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Mississippi State vs LSU: 3 things we learned from Bulldogs' 34-29 upset

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What a statement for MSU, which hadn't beaten LSU since 1999.

Derick E.Hingle-USA TODAY Sports

Since the beginning of Les Miles' tenure, the LSU Tigers have been nearly untouchable in night home games, boasting the kind of win rate that appropriately befits a place named Death Valley.

Evidently, someone forgot to tell the Mississippi State Bulldogs, who not only stormed into Baton Rouge and won, but did so in heartstopping, edge-of-your-seat 34-29 fashion. The Bulldogs joined some elite company with that victory, becoming only the fourth team -- 2005 Tennessee, 2009 Florida and 2012 Alabama are the others -- to beat LSU in Tiger Stadium at night under Miles.

So, how did they accomplish the feat, which had eluded so many teams before them?

Simple. Big plays. The Bulldogs jumped out to a 17-0 lead with explosiveness, picking up gains of 66 yards, 44 yards, 26 and 25 yards during their first three scoring drives, on their way to averaging 9.06 yards per play through two quarters. Some uncharacteristically sloppy LSU tackling helped.

That pattern would continue on through the second half, when Dak Prescott -- who finished with 15-of-24 passing for 268 yards and two touchdowns, plus another 105 yards and a score on the ground -- made up for a fumble with ... this:


... and then this:


MSU led, 31-10, after those two highlights, and the three-touchdown margin proved just enough, despite a furious charge from the Tigers. LSU took advantage of a late turnover to close to within five, but no further.

LSU had the ball for a last-gasp Hail Mary from midfield, only to fall just short, with Brandon Harris' pass intercepted at the goal line.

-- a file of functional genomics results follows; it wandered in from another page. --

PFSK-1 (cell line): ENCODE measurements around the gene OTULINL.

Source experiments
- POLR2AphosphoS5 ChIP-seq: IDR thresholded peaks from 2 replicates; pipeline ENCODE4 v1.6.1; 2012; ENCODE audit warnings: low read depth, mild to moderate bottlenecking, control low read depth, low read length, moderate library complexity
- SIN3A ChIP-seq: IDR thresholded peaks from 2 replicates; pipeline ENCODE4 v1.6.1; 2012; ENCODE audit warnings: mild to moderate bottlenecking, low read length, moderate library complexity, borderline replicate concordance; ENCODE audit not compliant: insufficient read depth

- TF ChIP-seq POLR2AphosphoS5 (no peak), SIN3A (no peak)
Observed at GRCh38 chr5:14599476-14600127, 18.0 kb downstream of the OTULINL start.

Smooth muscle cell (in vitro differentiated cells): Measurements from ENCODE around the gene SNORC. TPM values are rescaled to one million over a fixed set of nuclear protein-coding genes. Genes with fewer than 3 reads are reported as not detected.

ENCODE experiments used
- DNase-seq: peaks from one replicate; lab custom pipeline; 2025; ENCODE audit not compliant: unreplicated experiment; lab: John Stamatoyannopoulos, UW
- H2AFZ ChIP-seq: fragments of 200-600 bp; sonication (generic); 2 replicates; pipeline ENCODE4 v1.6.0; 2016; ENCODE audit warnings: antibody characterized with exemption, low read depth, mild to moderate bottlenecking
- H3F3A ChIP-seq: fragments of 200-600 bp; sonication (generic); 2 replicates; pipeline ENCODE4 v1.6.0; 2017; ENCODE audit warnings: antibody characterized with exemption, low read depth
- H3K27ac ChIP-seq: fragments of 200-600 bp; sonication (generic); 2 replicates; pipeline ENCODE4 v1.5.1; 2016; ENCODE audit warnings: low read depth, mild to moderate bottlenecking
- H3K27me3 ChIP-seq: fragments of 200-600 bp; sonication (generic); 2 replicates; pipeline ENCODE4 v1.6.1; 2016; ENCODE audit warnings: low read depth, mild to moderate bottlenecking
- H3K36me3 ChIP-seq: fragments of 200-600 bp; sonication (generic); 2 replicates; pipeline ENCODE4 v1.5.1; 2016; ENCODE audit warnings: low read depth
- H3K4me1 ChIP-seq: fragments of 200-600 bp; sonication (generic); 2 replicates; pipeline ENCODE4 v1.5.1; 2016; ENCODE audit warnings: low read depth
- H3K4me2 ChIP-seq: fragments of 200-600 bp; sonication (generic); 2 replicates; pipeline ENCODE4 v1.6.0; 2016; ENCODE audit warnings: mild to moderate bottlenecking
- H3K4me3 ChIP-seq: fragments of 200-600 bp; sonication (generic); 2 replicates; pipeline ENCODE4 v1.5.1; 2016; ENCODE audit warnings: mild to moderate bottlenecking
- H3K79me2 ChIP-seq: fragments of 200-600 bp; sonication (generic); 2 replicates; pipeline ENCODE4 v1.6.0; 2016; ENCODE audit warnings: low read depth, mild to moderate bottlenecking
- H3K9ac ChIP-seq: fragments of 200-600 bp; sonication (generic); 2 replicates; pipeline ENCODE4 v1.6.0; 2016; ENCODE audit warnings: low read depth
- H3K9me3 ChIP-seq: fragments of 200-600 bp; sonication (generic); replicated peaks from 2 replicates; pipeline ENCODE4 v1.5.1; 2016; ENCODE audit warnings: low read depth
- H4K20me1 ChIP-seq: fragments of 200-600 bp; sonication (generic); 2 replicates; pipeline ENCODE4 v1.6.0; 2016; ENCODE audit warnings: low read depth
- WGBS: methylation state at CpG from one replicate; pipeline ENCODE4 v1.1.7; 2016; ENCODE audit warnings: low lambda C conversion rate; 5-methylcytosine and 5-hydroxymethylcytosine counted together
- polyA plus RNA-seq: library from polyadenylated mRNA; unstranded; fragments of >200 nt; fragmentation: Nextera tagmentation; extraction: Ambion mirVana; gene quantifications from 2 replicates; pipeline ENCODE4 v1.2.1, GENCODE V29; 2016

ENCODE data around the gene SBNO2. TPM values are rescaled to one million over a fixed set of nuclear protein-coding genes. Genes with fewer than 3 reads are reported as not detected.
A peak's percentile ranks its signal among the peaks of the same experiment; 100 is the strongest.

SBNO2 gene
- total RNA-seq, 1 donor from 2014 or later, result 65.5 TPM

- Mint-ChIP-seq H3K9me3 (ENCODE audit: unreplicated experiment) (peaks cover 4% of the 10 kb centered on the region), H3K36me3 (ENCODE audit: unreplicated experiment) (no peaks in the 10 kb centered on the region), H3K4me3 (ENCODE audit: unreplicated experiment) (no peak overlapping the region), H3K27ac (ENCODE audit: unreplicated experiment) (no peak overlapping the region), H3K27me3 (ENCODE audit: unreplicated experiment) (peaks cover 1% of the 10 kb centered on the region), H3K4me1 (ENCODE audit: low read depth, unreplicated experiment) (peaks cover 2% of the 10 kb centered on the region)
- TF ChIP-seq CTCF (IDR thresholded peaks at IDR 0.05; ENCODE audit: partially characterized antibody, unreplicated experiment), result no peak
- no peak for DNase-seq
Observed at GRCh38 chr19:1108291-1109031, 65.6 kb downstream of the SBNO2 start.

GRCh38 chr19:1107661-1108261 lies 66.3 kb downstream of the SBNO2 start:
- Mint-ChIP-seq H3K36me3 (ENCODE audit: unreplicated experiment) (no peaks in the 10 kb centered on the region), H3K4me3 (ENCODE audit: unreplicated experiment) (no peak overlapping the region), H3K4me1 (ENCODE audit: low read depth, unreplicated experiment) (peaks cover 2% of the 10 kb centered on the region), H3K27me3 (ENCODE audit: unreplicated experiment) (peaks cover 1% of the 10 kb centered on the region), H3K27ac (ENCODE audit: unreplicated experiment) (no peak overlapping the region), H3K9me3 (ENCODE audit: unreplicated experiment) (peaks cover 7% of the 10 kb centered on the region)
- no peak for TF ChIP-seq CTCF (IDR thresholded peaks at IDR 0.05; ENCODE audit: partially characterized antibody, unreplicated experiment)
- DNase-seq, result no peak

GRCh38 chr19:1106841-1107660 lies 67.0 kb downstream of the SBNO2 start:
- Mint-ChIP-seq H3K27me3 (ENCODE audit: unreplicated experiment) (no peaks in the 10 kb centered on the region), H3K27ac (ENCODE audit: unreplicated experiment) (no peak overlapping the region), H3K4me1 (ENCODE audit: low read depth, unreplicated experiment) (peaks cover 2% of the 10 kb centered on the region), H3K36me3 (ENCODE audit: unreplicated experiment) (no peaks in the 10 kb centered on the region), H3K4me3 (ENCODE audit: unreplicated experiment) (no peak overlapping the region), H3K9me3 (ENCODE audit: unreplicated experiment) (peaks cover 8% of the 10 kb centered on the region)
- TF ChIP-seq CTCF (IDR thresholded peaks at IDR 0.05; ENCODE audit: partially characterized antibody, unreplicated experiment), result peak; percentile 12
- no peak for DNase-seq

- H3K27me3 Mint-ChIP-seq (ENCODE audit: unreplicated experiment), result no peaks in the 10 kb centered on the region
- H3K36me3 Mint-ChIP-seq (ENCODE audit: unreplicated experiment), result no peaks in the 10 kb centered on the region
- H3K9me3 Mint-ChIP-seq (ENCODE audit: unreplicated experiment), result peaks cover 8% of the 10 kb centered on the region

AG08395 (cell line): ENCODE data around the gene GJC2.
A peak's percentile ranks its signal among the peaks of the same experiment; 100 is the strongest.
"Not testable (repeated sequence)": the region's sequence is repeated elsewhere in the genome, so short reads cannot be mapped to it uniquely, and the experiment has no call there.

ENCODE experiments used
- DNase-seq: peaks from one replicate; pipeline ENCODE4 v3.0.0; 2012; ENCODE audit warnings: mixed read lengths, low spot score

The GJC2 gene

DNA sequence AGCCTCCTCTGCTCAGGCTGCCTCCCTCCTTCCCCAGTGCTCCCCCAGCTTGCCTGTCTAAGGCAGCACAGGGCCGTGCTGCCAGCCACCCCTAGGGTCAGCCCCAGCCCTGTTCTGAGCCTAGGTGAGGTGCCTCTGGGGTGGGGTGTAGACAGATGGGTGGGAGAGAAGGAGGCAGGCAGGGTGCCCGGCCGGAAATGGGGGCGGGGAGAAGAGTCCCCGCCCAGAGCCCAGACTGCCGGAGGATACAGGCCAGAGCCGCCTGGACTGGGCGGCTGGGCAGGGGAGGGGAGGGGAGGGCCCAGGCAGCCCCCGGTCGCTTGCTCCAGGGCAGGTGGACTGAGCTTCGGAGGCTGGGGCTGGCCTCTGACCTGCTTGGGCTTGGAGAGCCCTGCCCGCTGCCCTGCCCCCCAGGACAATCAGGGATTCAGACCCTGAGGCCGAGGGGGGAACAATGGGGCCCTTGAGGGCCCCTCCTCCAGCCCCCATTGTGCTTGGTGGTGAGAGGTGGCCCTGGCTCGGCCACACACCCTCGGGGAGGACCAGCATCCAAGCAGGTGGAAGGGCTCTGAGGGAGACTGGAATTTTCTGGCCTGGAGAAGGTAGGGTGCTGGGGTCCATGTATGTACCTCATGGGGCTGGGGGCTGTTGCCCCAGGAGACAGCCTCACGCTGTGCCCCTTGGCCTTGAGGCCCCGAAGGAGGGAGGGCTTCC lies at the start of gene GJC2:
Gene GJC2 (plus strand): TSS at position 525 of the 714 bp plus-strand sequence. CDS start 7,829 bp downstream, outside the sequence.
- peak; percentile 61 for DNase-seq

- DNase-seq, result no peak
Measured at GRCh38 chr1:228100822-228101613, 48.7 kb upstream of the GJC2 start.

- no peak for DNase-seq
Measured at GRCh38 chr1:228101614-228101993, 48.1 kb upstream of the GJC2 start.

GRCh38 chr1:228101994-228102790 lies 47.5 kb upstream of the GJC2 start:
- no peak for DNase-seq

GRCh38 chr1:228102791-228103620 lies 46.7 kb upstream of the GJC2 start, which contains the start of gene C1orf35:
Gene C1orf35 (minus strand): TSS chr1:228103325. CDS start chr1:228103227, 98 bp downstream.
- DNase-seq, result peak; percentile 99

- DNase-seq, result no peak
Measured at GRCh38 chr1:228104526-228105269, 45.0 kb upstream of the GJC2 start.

It wasn't just the Prescott show, of course -- he had help from Josh Robinson's 197 rushing yards and a ferocious defensive performance -- but he was definitely the hero.

Three things we learned

1. LSU has some problems on offense(?) ... They'll have one more tuneup game against New Mexico State before the meat of SEC play begins, but their only two games against Power 5 teams have resulted in decidedly paltry offensive showings. They went 2-of-13 on third downs against MSU, and against both the Bulldogs and Wisconsin, LSU ran for below three yards a carry. That being said, they did start seeing some results when they inserted Brandon Harris over Anthony Jennings late in the fourth quarter -- the freshman backup immediately led two touchdown drives, sparking the late comeback hopes. Could he see more time next week?

2. MSU is poised to cause some trouble in the SEC. Through the first three weeks of the season, the Bulldogs had only played Southern Mississippi, UAB, and South Alabama, ringing up a trio of wins that didn't reveal a ton about their actual talent level. That excuse is no longer on the table, since a performance like this one -- storming into Death Valley, at night -- causes people everywhere to take notice. It might be too soon to pencil MSU in for victories over No. 5 Auburn or No. 6 Texas A&M the next two weeks, but they certainly can't be counted out.

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3. Dak. Freakin. Prescott. Any and all Heisman hype at this point in the season is sure to be premature, but Prescott's game on Saturday night, a complete effort on the ground and through the air, has to put him on the voting radar at least a tad. He even racked up several "Heisman moments," those ever-elusive highlights that determine one's contendership ... or lack of it.